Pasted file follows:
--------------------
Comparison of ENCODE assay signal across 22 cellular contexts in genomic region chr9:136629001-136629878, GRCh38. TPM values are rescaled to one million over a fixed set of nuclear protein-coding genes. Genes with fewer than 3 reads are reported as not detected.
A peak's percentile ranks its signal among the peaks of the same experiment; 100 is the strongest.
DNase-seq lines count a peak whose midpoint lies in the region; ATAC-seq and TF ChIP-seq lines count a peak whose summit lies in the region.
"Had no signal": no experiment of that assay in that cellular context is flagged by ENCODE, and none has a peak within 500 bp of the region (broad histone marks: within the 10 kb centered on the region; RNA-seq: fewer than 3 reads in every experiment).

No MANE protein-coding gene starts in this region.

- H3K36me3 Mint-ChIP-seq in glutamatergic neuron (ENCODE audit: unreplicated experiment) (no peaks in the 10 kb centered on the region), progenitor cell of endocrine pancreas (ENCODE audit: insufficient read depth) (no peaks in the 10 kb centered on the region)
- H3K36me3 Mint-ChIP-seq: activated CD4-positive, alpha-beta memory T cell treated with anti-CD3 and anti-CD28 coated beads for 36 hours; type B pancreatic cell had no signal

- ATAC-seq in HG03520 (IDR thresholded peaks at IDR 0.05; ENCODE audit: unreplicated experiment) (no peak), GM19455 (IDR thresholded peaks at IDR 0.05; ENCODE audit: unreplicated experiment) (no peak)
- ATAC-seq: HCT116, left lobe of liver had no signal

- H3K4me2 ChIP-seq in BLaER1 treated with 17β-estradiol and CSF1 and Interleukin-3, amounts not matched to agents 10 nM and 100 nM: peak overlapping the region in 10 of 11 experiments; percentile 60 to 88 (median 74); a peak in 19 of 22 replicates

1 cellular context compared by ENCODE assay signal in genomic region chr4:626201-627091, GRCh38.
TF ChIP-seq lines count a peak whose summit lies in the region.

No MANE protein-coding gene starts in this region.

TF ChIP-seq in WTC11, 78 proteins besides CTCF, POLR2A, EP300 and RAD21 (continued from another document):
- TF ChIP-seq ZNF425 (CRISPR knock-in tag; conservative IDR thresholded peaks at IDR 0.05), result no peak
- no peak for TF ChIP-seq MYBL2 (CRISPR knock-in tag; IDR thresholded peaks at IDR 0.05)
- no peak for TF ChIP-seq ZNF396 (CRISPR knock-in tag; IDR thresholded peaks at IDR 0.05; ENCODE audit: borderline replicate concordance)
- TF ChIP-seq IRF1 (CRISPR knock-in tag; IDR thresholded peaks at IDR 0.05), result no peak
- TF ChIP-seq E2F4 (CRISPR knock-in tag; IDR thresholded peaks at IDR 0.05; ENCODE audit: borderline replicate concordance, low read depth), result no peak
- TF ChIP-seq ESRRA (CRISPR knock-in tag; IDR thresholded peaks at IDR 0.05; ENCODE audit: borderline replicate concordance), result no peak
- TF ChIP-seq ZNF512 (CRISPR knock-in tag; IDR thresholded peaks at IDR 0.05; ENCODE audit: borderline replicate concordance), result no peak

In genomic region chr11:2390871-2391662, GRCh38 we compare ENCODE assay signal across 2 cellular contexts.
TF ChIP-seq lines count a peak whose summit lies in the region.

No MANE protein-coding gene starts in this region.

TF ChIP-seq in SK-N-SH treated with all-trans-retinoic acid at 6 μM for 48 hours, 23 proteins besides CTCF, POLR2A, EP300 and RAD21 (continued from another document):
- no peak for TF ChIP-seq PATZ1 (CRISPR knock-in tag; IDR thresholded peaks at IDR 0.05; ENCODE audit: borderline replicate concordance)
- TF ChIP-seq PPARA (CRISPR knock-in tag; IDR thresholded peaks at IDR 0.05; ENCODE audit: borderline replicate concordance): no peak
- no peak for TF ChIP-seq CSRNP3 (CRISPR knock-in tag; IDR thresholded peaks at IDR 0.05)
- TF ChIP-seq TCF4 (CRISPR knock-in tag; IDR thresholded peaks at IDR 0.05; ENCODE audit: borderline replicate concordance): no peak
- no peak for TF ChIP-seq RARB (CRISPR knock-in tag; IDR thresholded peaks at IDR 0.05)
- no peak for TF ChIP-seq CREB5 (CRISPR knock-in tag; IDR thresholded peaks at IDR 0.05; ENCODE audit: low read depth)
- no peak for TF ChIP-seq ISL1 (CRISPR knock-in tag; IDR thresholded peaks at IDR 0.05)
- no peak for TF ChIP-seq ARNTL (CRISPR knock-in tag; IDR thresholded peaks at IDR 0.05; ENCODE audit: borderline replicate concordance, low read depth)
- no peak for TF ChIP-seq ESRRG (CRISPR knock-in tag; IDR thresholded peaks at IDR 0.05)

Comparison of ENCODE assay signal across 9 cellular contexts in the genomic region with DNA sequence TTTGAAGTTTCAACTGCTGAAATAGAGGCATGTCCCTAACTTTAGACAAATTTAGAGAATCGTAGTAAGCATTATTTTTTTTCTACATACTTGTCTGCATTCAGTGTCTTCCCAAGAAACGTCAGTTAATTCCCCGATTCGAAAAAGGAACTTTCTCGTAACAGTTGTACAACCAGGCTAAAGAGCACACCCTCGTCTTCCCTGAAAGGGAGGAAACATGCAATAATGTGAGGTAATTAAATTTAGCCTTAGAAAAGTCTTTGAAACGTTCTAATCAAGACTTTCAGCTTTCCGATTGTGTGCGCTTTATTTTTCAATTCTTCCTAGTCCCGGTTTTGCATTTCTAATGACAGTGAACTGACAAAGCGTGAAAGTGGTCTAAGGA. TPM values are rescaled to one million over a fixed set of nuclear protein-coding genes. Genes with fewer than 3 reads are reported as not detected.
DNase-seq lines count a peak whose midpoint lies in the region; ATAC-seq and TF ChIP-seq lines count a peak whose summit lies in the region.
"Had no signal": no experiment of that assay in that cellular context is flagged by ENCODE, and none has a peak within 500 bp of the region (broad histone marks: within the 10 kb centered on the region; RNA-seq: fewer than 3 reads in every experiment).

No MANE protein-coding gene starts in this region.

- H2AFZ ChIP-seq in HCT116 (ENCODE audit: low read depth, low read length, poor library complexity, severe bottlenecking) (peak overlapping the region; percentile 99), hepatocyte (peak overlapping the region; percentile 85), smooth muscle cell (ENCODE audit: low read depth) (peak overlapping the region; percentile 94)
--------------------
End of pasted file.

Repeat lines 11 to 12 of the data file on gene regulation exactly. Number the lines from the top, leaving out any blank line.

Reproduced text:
1 cellular context compared by ENCODE assay signal in genomic region chr4:626201-627091, GRCh38.
TF ChIP-seq lines count a peak whose summit lies in the region.